Dominion United Church
February 6, 1961
M.S.A. CHEMOX OXYGEN
OTTAWA STATION 11 RESPONSE BOARD
This Ottawa FIre Department
Log Book dates back to
This "Walking Stick" was
presented to Captain Grison of the "Rideau Company" in Ottawa on the 1st of January 1868.
Little is known about the recipiant of the walking stick.
The annual report from 1868 shows that
A. Grison was the Secretery and Treasurer of the Rideau Company.
There were four fire Companies at the time in Bytown.
Central Hook and ladder Company
These medallions were given to Ottawa Firefighter Stephen Raganald.
He represented Ottawa at the Ontario Firefighter Annual Convention in 1933 and in 1939
To find out more about
go to the biographics page
The Canadian Press out of Kitchener, Ontario shows some heated debates at the 1933 convention.
The Ottawa Citizen from June 15, 1939 shows the list of delicates from the Ottawa Fire Department.
THE FIRE HELMET
This Chieftain Safe-T- Helmet
was popular in the late 70's and well into the 80's.
It was made with a fiberglass compression-molded shell for superior flame and heat resistance, thermal impact cap, ratchet adjustment, and an adjustable headband to fit all S.C.B.A.s.
This helmet was issued to Ottawa FIrefighter Steve O'Neil when he was hired in 1977.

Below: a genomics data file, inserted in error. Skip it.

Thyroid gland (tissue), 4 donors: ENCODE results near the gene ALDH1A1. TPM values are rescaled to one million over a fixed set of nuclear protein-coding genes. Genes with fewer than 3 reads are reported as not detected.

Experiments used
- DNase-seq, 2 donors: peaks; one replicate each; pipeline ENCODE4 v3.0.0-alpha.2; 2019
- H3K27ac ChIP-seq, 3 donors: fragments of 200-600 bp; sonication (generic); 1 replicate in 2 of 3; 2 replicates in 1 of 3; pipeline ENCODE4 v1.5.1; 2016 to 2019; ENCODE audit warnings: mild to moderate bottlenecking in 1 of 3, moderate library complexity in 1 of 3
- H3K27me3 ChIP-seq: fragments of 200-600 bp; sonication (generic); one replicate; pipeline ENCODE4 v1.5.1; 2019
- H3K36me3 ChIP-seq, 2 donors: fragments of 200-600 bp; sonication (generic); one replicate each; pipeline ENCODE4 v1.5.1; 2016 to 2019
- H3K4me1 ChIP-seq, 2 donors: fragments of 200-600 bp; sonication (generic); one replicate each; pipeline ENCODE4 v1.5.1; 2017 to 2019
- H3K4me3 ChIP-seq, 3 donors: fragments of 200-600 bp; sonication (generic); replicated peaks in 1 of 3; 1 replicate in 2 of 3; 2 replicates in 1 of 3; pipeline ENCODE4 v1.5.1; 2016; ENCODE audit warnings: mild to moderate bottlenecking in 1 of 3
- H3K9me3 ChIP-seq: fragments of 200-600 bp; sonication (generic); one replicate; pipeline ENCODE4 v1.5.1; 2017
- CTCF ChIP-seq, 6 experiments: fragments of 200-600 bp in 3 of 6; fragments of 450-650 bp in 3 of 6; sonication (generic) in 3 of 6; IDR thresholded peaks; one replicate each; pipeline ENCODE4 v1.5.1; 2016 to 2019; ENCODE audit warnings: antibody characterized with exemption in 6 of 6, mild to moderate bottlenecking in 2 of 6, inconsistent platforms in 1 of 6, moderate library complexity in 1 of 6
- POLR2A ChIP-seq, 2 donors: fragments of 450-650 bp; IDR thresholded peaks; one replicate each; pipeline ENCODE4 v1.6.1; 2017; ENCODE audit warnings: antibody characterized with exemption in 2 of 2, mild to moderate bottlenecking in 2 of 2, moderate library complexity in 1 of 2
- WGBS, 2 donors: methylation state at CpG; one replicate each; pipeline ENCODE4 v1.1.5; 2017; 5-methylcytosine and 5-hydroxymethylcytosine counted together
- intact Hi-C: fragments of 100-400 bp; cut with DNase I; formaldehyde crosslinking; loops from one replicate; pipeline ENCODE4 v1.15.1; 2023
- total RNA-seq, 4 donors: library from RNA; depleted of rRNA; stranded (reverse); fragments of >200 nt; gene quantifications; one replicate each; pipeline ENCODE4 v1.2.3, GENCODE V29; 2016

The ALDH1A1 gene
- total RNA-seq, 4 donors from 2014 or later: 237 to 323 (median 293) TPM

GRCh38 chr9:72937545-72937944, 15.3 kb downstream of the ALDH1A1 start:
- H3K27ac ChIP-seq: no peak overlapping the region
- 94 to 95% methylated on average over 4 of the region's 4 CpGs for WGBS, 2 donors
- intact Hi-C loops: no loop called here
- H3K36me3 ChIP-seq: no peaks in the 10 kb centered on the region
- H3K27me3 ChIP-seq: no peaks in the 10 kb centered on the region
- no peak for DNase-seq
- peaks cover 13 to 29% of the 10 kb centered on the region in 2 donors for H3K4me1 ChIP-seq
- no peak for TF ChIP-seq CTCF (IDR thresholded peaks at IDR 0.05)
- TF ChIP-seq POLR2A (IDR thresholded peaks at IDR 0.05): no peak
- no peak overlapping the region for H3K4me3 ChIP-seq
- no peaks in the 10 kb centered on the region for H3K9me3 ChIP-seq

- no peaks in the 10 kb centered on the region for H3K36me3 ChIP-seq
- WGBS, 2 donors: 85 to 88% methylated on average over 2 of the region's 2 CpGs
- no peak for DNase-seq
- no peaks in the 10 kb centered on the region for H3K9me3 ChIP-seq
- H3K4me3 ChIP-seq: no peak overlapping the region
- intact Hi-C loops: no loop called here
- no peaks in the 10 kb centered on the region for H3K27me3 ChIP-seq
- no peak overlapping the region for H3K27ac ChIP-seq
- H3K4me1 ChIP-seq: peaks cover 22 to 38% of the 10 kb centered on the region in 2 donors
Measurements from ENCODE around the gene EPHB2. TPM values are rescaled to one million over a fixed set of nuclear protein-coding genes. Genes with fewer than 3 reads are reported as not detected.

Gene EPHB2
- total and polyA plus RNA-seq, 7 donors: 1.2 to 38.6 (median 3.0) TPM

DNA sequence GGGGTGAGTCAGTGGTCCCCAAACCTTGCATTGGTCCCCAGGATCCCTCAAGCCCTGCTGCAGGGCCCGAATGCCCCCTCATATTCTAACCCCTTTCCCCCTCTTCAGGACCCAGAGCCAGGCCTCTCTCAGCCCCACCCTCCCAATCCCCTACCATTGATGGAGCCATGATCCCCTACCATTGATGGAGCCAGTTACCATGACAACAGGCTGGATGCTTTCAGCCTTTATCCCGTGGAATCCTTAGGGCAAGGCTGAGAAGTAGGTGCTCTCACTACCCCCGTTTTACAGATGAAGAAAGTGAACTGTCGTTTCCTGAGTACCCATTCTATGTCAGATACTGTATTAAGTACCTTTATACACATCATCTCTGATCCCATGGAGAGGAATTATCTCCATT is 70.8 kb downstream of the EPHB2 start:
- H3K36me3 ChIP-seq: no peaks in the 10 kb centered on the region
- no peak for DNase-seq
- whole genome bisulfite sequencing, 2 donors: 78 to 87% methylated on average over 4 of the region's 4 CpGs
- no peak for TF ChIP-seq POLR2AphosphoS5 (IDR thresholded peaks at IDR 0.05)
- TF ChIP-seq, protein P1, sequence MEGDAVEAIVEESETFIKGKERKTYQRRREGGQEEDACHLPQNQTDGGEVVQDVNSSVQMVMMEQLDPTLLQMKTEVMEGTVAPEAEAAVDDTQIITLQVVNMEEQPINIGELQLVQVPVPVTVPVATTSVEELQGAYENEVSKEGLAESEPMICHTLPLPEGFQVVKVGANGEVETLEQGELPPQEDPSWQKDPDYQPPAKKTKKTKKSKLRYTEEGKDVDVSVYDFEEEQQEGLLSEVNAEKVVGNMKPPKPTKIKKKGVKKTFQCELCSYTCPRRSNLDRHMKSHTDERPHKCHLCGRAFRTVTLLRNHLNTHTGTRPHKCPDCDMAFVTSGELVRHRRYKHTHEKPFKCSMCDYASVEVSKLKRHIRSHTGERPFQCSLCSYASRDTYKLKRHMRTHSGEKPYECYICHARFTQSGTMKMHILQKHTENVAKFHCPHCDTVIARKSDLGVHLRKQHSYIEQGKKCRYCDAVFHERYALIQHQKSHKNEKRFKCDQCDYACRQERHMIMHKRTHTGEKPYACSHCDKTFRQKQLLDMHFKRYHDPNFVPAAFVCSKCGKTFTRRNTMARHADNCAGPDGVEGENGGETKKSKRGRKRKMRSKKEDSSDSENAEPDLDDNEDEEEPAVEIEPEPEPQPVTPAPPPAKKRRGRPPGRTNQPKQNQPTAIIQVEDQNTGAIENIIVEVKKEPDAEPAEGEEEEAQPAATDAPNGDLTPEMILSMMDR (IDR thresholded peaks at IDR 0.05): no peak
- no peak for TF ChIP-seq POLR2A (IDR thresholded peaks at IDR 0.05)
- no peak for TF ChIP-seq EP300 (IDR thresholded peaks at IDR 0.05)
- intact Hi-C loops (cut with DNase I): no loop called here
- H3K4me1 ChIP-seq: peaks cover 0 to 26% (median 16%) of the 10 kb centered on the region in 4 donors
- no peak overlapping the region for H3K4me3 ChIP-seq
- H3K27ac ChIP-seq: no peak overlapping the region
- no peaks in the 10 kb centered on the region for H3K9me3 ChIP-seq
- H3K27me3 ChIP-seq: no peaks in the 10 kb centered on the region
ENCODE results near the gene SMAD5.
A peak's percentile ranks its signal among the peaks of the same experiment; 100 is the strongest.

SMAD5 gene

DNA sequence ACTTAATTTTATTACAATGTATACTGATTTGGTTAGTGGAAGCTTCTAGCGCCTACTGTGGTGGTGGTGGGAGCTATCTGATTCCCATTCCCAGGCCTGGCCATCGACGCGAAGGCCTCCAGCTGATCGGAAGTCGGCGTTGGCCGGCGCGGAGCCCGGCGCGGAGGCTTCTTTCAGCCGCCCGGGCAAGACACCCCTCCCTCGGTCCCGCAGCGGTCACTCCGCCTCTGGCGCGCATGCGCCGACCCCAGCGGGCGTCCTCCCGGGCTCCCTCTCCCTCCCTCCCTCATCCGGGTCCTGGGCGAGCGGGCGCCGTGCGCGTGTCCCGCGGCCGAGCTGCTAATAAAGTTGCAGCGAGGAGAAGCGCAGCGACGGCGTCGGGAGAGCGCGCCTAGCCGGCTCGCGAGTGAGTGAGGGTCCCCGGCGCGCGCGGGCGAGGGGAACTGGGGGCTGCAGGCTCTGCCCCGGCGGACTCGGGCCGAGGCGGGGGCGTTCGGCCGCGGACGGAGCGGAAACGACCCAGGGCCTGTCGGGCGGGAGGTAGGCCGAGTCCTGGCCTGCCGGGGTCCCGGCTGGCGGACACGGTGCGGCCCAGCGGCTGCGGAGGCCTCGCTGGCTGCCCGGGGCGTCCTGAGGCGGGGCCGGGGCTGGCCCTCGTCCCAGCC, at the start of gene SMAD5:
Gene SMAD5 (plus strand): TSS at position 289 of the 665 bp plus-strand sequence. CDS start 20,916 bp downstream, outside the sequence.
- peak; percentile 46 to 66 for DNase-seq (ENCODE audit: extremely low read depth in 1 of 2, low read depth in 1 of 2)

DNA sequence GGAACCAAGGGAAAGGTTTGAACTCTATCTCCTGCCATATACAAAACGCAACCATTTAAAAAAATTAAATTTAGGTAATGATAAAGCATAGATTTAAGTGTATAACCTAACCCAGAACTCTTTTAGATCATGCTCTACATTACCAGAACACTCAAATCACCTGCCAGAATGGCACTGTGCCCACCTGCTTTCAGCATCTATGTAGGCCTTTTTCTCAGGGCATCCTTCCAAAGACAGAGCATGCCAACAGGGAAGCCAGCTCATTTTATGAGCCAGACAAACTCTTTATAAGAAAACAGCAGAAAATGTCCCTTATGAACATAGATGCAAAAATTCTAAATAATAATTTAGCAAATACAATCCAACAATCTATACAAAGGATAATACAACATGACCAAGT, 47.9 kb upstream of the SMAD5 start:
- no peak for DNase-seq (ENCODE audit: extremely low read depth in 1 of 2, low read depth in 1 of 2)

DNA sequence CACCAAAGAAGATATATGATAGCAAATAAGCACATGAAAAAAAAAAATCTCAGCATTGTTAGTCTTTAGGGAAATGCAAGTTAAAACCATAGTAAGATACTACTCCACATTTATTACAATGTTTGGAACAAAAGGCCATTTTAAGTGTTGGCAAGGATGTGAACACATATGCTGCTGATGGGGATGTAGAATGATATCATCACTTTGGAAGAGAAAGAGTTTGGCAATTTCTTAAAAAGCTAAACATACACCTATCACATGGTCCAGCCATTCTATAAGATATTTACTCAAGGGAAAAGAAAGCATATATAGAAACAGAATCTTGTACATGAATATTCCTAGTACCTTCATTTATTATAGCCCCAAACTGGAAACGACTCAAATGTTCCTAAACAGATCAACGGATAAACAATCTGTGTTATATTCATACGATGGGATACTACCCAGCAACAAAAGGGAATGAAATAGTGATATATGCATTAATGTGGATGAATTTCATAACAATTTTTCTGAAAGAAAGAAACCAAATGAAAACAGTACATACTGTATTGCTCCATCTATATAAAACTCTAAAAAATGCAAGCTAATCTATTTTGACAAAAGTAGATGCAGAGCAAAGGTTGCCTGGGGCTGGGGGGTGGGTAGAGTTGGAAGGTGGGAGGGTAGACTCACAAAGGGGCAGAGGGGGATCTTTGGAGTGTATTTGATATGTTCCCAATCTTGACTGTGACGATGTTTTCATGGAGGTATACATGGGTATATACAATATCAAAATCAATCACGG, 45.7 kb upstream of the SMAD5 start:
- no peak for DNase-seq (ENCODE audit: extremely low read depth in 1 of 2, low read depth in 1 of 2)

This set of pictures shows Firefighter Steve O'Neil at a fire with a pump tank putting out embers from a mattress fire.
The fire was January 20, 1980 at 1975 St. Laurent Blvd, Ottawa, Ontario.
From the Ottawa Citizen May 2 1947 at Ottawa Fire Station no. 4 1947
From an article
"we were invited to try our hand at the scaling ladders, for the uninitiated, are long wooden poles with a saw-tooth metal hook on the upper end to slide onto a window sill.
The firemen climb them with the aid of re-enforced wooden pegs which protrude from either side.
After watching several of the rookies scramble from window to window, always upwards, we were convinced the tasked was a push over"
This speakers trumpet stands about 53 cm in height and is made of steel, copper and brass. it dates back as early as the 1860's and belong to Richard Devlin. Mr. Devlin was a civill servant when he joined the Lower Town Pump and Ladder Fire Brigade.
He was born in Kingston in 1844 and came to Ottawa with his family when he was a child. Mr. Devlin was the last of the original members of the Lower Town Pump and ladder team when he passed away in 1921 at the age of 74.
This fire mark from the Royal Insurance Company hung high on the exterior wall at 195 Cumberland Street in Ottawa.
The origin of the fire marks can be traced to the seventeenth-century London.
Insurance companies issued a fire mark to every home under their protection. If there was a fire, they paid the volunteer firefighters in proportion to how much of the house or business they saved.
The firefighters worked extra hard when they saw the mark of a company that was known to pay well.